I know I’m not alone in my dissatisfaction with web meetings, because I frequently hear the same sentiments expressed by colleagues and associates. We’re all fed up with dialing in to online meetings, waiting for clunky client software to load up, and then listening passively to presentations with little to no opportunity to participate. Probably the most damning indictment of the current state of web conferencing software is the number of times in the week I get invited to GoToMeeting or WebEx calls when no one ever bothers to fire up the screen sharing and we just use the dial-in for a phone conference. If I were running one of those conferencing vendors, I would be desperately worried about this lack of enthusiasm for the product among my customers. It’s a telling sign that something is badly wrong.
What’s needed goes further than a few enhancements. The web conferencing model is broken and faces disruptive change. Nothing illustrates that better than contrasting recent moves by Cisco and Slideshare.
Cisco last week announced the shutdown of its online mail product, which was based on the 2008 acquisition of online email and calendaring startup PostPath, and which was originally going to be relaunched as WebEx Mail (it was since rebranded Cisco Mail). Web meeting market leader WebEx was itself acquired by Cisco in 2007, and in the first year or two Cisco aimed to make it the centerpiece of a sophisticated enterprise collaboration platform.
It has turned out that the vision was over-engineered and the high-falutin’ platform concept has gone nowhere — which is probably the real reason for the demise of the mail component, as it no longer has a context to make it compelling. But what’s really sad is the continued neglect of WebEx itself, which is in an even worse state than I was already complaining of in mid-2009:
“Despite the glaring inadequacies users have had to put up with throughout those years, web meetings to this day remain difficult to schedule, poorly integrated with other web collaboration technologies, absurdly complex to post-edit, archive and search, and still totally cut off from recent developments in social media (how difficult can it be to plug in a Twitter stream widget?) … I’m sad to say that WebEx comes across as a meager, undernourished poster child for Cisco’s ambitions in cloud services.”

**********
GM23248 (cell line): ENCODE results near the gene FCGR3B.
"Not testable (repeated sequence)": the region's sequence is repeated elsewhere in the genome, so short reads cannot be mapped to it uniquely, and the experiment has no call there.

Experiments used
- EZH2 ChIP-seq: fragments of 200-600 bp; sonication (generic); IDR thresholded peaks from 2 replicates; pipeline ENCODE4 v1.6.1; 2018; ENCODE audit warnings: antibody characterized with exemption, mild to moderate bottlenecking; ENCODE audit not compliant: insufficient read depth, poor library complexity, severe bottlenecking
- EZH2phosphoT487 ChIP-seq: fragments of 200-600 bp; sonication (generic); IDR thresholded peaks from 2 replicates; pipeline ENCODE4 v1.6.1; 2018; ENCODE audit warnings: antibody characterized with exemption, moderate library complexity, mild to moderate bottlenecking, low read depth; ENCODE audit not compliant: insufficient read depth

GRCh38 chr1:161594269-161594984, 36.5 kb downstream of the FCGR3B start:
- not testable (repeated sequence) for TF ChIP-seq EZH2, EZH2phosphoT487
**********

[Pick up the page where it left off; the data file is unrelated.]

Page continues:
To be fair, I was equally critical of Cisco’s rivals Citrix Online and Microsoft for their failure to innovate. It seems that all the big web meeting vendors are perfectly happy to milk their users for the easy revenues they’ve been able to generate, without pausing to think about or invest in next-generation meeting capabilities.
I hoped that perhaps the cosy cartel might be challenged by outsiders such as European vendor Netviewer, which back in 2009 was experimenting with online live video. But last month Citrix completed its acquisition of Netviewer, bringing 18,000 mainly European customers to the Citrix Online platform but doing little to refresh its feature set.
No, the real excitement last month came when online slidedeck sharing platform SlideShare announced Zipcast, which adds a conferencing capability to its already successful slideshow platform. [Disclosure: I’ve been offered an early opportunity to present a promoted Zipcast using the platform]. The genius of this new release is that it strips away all the unnecessary paraphenalia that we’ve come to associate with web meetings: the clunky client software, the cumbersome integration of social tools, the proprietary screenshare window. Instead it just gives us the slidedeck in a browser window and video, audio and social feeds from the presenter and other participants.
This is a classic disruptive move, giving the unserved majority the ‘just enough’ that they need to get the job done, but in a platform that’s easy to extend with additional features. The established web conferencing vendors have had the past ten years to consolidate their dominance by driving forward with innovations that made the experience richer, simpler and more productive. They flunked that opportunity. Now the disruption begins, and online collaboration steps out in a new direction that I hope will rapidly generate some explosive, pent-up innovation from newly liberated users.